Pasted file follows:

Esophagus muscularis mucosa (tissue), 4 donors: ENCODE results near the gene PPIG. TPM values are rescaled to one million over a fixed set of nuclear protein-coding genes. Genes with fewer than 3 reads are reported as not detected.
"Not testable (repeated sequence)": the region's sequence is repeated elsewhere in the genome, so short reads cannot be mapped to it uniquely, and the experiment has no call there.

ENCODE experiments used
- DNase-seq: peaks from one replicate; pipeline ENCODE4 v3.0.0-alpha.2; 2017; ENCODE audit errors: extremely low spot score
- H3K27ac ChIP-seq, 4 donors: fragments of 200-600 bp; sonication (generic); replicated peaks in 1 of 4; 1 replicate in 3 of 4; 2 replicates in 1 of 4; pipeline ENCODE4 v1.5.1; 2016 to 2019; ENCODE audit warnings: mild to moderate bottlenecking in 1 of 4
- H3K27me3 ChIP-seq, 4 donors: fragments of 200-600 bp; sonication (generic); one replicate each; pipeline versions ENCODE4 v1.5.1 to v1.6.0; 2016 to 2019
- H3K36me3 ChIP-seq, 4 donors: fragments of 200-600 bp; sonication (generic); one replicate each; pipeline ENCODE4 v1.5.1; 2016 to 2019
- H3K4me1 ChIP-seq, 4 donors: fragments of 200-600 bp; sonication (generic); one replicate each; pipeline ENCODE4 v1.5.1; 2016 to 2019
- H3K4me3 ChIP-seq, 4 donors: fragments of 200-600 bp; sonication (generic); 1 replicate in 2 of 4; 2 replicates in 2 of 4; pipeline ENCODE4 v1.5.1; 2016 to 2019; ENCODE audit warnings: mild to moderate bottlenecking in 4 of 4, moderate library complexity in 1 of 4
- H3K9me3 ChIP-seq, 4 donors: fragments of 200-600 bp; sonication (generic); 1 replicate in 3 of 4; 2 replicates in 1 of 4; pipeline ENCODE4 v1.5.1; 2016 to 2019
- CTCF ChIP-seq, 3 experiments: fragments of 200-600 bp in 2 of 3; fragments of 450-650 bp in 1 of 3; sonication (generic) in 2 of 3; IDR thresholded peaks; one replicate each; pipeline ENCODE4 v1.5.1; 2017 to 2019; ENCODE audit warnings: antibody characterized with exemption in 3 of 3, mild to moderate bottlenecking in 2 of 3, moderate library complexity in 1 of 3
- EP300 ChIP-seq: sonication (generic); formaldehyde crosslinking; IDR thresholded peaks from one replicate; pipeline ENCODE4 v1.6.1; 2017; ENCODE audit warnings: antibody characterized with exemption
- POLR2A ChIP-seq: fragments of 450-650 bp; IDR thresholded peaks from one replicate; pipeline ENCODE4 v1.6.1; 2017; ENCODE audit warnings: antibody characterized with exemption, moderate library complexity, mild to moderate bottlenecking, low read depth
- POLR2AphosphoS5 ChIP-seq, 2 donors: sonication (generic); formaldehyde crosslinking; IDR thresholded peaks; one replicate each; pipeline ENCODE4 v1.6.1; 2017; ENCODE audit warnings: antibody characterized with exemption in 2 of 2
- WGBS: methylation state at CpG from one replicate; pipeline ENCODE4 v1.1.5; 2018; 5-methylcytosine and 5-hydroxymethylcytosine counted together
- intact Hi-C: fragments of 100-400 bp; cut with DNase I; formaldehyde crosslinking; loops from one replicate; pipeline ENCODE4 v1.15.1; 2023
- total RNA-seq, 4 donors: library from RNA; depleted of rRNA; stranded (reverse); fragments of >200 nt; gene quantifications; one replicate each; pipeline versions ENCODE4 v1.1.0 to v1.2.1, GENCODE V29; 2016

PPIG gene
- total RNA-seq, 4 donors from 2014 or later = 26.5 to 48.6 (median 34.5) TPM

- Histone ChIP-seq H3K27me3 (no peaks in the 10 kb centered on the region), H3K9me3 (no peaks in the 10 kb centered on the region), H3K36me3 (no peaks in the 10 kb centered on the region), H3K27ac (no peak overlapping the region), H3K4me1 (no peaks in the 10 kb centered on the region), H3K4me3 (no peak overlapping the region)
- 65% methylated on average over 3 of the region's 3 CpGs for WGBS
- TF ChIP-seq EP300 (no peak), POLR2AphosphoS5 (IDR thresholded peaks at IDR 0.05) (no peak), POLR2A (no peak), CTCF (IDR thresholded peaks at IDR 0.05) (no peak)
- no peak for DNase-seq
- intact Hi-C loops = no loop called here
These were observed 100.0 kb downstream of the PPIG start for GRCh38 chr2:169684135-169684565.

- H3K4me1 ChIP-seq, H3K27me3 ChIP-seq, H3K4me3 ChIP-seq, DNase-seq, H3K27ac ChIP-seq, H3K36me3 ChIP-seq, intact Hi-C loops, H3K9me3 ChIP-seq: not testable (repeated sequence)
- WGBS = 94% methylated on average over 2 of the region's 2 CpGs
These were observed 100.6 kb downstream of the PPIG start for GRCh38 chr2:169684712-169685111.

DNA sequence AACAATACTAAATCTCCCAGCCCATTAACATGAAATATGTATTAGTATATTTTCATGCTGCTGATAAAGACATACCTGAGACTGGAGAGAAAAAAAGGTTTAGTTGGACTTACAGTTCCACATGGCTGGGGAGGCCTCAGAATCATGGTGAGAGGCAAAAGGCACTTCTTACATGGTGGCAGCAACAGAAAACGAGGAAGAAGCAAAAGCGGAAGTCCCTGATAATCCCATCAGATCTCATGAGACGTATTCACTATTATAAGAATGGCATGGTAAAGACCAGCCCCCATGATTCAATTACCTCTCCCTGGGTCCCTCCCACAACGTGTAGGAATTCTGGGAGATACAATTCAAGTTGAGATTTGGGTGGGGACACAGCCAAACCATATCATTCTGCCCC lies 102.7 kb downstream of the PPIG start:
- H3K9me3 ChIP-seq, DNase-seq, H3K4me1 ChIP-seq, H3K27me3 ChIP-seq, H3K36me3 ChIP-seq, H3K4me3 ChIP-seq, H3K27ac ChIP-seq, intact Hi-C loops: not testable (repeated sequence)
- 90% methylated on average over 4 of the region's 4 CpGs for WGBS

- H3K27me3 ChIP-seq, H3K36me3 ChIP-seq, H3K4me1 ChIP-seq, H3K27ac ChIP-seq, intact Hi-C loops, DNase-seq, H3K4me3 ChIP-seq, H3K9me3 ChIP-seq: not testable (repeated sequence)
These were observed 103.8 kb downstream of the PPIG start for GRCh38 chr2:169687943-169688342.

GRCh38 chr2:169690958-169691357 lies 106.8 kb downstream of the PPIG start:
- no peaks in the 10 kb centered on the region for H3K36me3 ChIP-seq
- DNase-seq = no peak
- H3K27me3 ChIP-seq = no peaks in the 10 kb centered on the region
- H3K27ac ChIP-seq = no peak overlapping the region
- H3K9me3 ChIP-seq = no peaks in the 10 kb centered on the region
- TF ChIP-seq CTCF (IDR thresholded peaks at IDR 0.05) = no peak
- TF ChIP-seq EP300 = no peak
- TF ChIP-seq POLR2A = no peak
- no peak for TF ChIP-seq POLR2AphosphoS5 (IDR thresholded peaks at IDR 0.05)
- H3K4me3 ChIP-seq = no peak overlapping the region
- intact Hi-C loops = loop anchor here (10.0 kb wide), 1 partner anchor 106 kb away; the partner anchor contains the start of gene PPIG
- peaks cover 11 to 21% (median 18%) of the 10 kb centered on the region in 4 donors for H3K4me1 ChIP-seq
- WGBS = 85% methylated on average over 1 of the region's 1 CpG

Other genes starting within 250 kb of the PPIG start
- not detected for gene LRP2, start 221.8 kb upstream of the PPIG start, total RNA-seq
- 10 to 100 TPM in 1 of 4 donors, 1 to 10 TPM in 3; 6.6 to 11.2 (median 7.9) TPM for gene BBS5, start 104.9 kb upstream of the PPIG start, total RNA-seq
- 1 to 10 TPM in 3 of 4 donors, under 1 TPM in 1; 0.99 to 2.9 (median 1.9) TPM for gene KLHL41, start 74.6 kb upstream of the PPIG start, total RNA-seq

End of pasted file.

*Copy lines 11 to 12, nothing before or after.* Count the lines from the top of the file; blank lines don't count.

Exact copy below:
- CTCF ChIP-seq, 3 experiments: fragments of 200-600 bp in 2 of 3; fragments of 450-650 bp in 1 of 3; sonication (generic) in 2 of 3; IDR thresholded peaks; one replicate each; pipeline ENCODE4 v1.5.1; 2017 to 2019; ENCODE audit warnings: antibody characterized with exemption in 3 of 3, mild to moderate bottlenecking in 2 of 3, moderate library complexity in 1 of 3
- EP300 ChIP-seq: sonication (generic); formaldehyde crosslinking; IDR thresholded peaks from one replicate; pipeline ENCODE4 v1.6.1; 2017; ENCODE audit warnings: antibody characterized with exemption